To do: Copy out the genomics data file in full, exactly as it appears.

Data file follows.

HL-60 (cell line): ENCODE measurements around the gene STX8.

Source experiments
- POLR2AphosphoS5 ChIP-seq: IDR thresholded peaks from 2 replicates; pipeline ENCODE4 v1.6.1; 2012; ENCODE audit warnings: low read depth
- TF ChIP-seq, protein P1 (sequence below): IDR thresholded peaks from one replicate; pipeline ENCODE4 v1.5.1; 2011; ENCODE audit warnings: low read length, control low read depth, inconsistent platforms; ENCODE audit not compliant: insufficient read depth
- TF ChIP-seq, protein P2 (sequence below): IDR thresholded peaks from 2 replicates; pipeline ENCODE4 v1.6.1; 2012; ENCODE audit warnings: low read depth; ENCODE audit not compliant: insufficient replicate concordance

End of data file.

HL-60 (cell line): ENCODE measurements around the gene STX8.

Source experiments
- POLR2AphosphoS5 ChIP-seq: IDR thresholded peaks from 2 replicates; pipeline ENCODE4 v1.6.1; 2012; ENCODE audit warnings: low read depth
- TF ChIP-seq, protein P1 (sequence below): IDR thresholded peaks from one replicate; pipeline ENCODE4 v1.5.1; 2011; ENCODE audit warnings: low read length, control low read depth, inconsistent platforms; ENCODE audit not compliant: insufficient read depth
- TF ChIP-seq, protein P2 (sequence below): IDR thresholded peaks from 2 replicates; pipeline ENCODE4 v1.6.1; 2012; ENCODE audit warnings: low read depth; ENCODE audit not compliant: insufficient replicate concordance